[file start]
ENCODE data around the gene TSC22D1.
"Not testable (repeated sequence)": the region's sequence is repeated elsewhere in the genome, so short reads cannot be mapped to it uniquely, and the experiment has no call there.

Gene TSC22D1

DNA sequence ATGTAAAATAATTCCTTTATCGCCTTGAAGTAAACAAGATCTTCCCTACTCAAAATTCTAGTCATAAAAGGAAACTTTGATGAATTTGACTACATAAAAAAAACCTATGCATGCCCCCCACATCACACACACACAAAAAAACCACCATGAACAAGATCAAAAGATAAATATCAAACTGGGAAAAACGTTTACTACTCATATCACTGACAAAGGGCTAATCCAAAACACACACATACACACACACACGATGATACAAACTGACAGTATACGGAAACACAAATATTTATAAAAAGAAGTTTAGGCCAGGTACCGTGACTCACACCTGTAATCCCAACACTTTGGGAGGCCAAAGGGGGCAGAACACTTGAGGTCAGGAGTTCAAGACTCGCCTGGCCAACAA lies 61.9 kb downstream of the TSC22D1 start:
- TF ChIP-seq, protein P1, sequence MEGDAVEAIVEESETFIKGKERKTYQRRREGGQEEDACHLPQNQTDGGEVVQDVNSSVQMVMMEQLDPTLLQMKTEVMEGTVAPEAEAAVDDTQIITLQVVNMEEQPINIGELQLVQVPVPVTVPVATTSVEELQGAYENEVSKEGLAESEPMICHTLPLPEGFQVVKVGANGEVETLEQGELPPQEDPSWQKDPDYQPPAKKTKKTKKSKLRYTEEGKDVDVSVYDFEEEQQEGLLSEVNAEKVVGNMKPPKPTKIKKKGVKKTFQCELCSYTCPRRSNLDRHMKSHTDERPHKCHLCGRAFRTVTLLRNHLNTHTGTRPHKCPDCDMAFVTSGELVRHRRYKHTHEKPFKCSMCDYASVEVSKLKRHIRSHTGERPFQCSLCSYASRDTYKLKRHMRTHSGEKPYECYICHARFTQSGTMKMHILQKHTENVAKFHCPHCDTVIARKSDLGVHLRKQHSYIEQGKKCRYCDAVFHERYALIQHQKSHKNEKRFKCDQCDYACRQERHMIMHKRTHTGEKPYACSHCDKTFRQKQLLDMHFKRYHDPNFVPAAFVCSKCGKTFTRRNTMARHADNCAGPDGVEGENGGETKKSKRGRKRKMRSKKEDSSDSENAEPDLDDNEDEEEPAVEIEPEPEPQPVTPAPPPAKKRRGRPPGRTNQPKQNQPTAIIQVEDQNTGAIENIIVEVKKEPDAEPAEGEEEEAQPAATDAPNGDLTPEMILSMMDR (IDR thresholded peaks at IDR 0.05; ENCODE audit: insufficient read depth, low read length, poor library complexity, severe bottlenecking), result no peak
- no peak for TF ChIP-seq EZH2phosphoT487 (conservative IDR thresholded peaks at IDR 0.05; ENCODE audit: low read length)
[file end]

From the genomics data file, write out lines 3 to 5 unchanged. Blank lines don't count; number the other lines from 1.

Gene TSC22D1

DNA sequence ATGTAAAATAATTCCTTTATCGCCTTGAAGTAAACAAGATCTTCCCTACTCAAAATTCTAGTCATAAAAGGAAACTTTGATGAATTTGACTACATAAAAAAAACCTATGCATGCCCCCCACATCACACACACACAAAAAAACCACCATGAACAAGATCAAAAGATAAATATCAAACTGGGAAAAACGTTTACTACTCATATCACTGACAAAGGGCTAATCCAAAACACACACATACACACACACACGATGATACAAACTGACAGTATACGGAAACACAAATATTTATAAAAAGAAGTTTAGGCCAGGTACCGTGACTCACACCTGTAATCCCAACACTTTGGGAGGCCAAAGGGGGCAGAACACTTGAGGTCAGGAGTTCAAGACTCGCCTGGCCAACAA lies 61.9 kb downstream of the TSC22D1 start:
- TF ChIP-seq, protein P1, sequence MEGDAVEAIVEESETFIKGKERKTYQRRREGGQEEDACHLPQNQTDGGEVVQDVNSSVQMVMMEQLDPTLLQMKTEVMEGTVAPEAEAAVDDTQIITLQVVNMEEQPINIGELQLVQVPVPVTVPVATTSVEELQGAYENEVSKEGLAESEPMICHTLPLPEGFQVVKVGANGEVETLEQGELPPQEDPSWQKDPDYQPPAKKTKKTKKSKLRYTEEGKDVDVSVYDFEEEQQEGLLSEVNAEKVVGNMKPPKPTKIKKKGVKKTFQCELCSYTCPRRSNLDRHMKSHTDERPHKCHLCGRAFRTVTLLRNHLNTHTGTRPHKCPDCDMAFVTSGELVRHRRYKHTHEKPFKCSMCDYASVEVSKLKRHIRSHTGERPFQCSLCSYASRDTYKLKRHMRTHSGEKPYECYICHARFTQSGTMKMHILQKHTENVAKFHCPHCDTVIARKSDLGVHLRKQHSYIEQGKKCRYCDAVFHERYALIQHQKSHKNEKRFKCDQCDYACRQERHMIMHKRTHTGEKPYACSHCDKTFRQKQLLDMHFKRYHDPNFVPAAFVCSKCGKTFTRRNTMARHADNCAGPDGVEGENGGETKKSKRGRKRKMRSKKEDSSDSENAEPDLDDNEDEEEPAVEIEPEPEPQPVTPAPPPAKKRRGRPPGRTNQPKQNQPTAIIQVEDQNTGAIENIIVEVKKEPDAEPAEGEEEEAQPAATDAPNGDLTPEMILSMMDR (IDR thresholded peaks at IDR 0.05; ENCODE audit: insufficient read depth, low read length, poor library complexity, severe bottlenecking), result no peak